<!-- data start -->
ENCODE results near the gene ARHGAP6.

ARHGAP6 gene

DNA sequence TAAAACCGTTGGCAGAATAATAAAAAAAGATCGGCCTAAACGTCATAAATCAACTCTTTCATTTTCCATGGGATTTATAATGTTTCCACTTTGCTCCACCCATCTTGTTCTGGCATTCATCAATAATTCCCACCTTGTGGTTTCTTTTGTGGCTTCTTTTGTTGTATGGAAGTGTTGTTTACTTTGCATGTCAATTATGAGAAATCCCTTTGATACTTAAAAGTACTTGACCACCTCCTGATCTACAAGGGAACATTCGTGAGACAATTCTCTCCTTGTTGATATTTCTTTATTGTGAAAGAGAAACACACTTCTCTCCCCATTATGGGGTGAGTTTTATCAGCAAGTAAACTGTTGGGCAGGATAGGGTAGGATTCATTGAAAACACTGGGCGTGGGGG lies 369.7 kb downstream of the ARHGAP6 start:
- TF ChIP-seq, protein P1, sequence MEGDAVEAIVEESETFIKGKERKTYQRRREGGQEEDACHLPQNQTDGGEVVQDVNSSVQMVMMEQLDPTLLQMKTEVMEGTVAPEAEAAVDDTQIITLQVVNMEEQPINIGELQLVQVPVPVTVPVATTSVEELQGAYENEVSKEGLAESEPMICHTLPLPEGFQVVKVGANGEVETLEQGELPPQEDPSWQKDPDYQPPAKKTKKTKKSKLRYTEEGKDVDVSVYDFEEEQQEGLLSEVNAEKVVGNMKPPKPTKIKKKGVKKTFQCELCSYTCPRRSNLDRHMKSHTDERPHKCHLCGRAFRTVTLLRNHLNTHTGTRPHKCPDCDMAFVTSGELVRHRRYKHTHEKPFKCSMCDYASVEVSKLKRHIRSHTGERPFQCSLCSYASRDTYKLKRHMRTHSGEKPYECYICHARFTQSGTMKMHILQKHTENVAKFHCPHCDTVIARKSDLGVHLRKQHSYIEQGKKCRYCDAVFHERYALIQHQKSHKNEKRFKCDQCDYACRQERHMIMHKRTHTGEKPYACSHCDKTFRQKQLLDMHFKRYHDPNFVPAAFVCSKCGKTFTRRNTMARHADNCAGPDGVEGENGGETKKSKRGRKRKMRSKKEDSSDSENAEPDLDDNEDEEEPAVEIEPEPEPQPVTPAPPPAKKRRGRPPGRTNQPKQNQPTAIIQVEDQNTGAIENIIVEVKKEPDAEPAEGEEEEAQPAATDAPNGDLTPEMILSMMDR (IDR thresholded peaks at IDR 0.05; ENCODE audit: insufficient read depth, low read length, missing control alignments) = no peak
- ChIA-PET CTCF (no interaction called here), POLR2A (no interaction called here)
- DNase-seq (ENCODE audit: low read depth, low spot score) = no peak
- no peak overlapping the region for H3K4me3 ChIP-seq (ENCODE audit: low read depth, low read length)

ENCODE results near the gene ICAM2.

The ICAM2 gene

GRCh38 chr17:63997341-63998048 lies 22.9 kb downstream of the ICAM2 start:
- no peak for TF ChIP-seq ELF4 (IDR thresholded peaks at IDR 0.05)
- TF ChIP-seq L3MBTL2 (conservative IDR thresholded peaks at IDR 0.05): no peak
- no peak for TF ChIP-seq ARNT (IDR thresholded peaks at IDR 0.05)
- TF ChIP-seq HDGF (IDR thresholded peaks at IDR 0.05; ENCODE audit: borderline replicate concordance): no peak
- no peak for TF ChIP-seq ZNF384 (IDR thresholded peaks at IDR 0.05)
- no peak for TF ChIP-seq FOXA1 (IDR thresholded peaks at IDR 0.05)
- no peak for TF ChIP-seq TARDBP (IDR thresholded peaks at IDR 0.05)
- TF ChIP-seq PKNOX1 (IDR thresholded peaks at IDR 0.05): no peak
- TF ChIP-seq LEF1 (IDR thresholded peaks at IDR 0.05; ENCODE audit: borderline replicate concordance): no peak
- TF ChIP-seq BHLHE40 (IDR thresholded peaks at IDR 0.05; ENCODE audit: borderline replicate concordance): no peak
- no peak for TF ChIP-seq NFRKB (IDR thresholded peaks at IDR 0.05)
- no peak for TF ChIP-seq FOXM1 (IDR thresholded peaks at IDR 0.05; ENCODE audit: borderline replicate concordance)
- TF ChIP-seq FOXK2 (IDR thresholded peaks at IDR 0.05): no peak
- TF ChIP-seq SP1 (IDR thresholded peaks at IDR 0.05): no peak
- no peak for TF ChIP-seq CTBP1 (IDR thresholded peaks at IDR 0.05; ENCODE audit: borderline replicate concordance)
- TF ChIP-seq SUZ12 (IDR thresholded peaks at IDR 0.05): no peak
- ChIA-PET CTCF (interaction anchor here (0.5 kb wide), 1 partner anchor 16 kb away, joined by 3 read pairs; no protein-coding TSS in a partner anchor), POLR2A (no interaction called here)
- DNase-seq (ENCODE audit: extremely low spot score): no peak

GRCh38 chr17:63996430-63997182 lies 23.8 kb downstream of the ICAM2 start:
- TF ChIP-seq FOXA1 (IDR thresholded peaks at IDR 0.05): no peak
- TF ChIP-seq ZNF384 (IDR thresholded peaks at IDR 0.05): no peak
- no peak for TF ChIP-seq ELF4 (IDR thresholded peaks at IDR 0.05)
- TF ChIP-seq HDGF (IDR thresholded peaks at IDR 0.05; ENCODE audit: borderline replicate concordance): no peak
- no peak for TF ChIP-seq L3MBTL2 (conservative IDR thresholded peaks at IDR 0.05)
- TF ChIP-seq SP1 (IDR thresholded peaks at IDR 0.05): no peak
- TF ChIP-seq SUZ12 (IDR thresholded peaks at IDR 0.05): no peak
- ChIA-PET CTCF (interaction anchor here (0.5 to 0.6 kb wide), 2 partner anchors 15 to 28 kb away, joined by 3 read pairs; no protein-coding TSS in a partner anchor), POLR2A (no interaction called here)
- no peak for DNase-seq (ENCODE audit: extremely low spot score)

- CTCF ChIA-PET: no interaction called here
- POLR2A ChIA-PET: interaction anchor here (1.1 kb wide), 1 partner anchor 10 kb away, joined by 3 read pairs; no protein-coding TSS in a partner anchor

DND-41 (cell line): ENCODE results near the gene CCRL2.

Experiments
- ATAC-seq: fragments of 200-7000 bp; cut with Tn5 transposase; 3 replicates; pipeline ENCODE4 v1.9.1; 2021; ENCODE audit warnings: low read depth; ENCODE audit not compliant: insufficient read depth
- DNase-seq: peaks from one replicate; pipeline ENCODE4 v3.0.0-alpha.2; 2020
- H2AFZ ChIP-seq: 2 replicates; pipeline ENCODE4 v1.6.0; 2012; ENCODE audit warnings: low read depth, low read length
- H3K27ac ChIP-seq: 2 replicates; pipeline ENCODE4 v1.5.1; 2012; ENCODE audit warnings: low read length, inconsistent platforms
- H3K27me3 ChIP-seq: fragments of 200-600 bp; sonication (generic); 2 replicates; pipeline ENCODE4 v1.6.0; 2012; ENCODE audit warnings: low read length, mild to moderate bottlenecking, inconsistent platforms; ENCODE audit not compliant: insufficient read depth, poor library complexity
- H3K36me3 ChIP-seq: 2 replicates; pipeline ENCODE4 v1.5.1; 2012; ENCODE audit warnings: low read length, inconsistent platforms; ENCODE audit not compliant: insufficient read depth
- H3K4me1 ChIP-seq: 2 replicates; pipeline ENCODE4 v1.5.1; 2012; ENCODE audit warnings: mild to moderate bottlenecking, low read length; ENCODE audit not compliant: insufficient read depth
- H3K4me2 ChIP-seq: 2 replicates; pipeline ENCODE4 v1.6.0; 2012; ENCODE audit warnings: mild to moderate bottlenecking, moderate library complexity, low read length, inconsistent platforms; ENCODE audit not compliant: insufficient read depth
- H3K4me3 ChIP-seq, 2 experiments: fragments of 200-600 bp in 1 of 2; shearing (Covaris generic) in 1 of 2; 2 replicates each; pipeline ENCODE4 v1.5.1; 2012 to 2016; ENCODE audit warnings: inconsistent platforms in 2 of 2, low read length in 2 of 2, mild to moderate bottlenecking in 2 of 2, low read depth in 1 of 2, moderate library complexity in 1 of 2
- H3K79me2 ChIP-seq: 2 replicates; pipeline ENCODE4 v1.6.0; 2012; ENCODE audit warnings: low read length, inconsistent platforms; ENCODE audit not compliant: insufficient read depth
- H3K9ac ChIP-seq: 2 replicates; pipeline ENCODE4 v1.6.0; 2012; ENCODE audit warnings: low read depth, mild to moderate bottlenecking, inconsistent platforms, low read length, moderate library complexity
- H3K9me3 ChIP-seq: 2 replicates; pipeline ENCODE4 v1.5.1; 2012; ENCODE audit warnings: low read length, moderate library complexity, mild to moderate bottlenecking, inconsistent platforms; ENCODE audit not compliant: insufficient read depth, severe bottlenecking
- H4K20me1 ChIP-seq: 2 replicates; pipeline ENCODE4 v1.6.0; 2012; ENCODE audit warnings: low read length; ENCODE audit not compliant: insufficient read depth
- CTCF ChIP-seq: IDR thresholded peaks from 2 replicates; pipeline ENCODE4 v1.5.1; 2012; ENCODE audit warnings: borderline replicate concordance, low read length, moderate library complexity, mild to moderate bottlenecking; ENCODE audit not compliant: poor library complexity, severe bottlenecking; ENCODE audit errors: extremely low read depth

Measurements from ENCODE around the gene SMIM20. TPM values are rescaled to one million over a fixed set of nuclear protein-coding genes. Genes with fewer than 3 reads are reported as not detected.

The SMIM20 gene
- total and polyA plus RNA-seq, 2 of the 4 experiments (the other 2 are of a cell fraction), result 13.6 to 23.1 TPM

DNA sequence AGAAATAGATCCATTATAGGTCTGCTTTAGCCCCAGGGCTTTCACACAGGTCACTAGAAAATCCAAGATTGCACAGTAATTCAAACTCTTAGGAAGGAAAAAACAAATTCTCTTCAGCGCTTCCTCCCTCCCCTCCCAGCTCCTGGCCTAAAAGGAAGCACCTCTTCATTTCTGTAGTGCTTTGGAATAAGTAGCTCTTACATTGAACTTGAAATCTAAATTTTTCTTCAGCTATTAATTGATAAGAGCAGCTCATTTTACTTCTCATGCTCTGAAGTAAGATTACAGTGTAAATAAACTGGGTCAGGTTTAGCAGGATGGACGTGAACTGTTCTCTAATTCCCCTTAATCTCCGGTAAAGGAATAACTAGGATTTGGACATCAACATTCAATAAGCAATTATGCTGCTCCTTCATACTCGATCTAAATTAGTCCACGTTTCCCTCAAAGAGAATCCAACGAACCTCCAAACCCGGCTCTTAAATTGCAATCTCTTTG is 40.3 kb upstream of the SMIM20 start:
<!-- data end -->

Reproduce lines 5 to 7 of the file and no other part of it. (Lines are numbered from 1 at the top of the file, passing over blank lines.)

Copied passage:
- ChIA-PET CTCF (no interaction called here), POLR2A (no interaction called here)
- DNase-seq (ENCODE audit: low read depth, low spot score) = no peak
- no peak overlapping the region for H3K4me3 ChIP-seq (ENCODE audit: low read depth, low read length)